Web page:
what is biowaste

What Is Biowaste, and What Can You Do About It?

Do you need biowaste management or biohazard cleanup? Call Restorerz’s trusted restoration team at (800) 575-0348.

What is biowaste? Biowaste is any biological material or organic matter that may pose a threat to the health of living creatures or organisms.

As experts in biohazard cleanup in Los Angeles, our Restorerz team is here to explain what biowaste is and precisely what you can do about it. We’ll explain rules and laws about managing and transporting regulated medical waste (RMW) and other forms of biowaste that can help guide you in safely cleaning it up.

Types of Biowaste

What is biowaste? There are many products of biological and industrial/medical life that fall under the definition of “bio waste” or “biowaste.”


We usually consider most biological agents to be harmless, although some—such as COVID-19—can cause serious risks. Bacteria, viruses, and parasites typically fall into this group, although they may fall into a more dangerous category depending on the context they’re in.


Insects, plants, bacteria, fungi like yeasts and molds, and sometimes animals produce biotoxins. Biotoxins can cause inflammation and other allergic reactions, which is why they fall under the biowaste umbrella. Think of certain species of snakes or jellyfish or insects that bear a stinger.

Environmental Specimens

Environmental specimens are plants, soil, or water that may contain bioagents or biotoxins. Even if you’re not sure a water supply contains biowaste, if there is a chance, you should treat it as if it does and follow proper cleanup protocols, which we’ll cover later.

Blood and Body Fluids

This category includes blood, tissues, semen, cerebrospinal fluid, saliva, and amniotic fluid. Blood easily becomes infected and contaminated, spreading through bleeding, white or red blood cells, serum and plasma, platelets, and other blood products.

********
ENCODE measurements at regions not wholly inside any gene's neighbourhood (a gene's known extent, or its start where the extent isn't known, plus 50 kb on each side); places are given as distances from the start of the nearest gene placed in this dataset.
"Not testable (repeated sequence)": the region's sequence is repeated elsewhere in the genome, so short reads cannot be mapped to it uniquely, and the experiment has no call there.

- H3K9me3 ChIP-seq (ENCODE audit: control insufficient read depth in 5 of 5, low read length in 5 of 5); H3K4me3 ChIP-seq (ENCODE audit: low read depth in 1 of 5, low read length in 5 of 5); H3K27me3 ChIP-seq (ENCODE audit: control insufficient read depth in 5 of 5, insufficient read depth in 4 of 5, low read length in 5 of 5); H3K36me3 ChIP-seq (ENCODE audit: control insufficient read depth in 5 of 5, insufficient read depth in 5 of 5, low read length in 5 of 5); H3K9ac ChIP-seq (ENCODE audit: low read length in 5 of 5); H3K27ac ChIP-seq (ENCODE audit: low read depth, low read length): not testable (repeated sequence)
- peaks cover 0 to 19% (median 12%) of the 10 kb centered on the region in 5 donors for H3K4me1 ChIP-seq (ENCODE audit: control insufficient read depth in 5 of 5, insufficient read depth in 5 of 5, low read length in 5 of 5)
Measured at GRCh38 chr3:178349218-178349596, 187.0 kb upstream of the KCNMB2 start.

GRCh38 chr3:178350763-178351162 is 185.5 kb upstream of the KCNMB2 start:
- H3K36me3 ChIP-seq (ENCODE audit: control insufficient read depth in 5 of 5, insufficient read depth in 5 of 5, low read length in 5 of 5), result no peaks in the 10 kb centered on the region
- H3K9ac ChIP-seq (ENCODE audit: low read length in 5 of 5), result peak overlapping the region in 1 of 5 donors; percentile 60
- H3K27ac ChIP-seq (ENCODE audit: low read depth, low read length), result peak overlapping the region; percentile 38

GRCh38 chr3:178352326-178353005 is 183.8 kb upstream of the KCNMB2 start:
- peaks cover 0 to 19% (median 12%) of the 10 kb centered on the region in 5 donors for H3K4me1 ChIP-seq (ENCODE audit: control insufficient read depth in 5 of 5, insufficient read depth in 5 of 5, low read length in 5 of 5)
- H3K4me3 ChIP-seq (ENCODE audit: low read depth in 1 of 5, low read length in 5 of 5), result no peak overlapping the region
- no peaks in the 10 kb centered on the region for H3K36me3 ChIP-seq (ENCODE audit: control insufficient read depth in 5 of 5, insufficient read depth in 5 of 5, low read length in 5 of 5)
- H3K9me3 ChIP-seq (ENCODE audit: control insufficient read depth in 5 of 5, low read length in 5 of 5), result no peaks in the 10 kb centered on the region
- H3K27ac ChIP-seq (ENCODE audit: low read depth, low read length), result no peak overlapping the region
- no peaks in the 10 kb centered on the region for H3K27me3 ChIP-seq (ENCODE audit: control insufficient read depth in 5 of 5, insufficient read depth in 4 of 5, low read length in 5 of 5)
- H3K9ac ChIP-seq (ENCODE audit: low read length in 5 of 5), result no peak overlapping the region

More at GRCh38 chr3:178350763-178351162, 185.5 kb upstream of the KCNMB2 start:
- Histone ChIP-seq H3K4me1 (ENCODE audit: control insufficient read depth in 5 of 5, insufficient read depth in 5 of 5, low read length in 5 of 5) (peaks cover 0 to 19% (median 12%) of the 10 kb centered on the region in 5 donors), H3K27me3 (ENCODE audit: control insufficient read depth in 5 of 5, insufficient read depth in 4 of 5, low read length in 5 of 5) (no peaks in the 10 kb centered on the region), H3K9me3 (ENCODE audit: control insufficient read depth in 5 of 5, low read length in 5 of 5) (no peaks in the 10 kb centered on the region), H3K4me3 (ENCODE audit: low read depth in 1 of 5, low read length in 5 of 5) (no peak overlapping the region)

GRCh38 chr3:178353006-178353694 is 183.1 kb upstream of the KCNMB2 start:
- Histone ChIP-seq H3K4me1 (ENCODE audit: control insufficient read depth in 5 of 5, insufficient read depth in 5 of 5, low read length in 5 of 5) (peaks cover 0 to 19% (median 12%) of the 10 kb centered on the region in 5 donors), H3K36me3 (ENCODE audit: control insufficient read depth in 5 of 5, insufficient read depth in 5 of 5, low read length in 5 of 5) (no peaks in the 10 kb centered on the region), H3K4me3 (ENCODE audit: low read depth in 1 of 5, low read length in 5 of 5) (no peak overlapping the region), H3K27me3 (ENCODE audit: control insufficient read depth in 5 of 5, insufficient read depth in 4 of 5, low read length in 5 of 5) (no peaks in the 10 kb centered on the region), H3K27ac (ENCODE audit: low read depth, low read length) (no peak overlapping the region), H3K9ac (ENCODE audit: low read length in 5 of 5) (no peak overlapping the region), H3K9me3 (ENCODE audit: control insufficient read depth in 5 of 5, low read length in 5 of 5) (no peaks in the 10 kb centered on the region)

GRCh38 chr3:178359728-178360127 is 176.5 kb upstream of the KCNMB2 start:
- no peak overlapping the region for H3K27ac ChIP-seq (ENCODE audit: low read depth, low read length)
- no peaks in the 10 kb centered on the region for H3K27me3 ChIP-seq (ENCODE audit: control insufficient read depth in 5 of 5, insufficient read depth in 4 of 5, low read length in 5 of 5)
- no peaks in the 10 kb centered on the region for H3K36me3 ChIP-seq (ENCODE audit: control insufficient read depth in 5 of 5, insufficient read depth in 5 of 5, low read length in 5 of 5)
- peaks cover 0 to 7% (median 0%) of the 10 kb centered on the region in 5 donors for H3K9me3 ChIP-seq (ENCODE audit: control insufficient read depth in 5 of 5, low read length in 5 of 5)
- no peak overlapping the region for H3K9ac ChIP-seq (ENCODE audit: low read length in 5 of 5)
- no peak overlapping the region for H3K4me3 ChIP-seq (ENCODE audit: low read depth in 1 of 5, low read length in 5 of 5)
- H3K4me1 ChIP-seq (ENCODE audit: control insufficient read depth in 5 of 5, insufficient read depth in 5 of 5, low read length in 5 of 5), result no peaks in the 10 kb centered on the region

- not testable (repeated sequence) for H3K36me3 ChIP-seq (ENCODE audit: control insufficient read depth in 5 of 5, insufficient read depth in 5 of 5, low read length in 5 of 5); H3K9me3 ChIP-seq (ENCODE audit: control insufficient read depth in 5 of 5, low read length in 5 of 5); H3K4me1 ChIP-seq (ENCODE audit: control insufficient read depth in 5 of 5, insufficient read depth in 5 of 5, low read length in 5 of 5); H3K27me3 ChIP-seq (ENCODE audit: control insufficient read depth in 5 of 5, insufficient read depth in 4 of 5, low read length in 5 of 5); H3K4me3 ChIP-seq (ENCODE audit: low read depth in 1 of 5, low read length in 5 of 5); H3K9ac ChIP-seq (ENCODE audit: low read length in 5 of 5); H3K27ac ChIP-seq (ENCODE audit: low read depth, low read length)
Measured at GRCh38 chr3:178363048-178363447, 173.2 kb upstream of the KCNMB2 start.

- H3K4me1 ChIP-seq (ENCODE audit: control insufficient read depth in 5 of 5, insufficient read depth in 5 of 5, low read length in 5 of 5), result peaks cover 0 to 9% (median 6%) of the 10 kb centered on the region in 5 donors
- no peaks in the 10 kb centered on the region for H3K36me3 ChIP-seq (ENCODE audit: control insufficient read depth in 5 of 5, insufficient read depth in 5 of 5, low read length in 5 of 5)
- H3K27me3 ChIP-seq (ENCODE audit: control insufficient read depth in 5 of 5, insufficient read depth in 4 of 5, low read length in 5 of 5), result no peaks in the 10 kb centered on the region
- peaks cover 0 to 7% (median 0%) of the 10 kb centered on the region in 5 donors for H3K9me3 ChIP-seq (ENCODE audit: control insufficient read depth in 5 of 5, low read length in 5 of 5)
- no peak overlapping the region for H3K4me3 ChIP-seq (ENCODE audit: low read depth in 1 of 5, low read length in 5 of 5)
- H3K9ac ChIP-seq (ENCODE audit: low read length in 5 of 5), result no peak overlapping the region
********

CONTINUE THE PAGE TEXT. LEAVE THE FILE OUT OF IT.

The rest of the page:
Treat any objects soaked in blood, like gowns or gauze, as biowaste and carefully handle and dispose of them—this extends to anything with the potential to release blood or blood products when compressed.

Microbiological Waste

You can find microbiological waste in, and sometimes outside, medical and scientific labs: specimen cultures, disposable culture dishes, viruses, and the tools doctors and lab technicians use with those cultures for study, experimentation, and health care applications.

Animal and Pathological Waste

You can find this type of biowaste in science labs: the biodegradable waste material, bedding, and remains of animals and people, biopsy waste, and biowaste from medical procedures and autopsies.


Usually known as a lab safety issue, sharps are anything that can cut or pierce the skin, like syringes and needles, razors and other blades, and broken glass or plastic. You must take special consideration when disposing of sharps, as they can pierce the kinds of bags and boxes you would generally use for biomedical waste.

Levels of Safety

What is biowaste, and how do safety organizations and restoration professionals classify it? The Centers for Disease Control and World Health Organization have named four levels, or risk groups, for use in all measures relating to biohazards, biowaste, and dangerous bioagents.

Biohazard Level One (Risk Group One)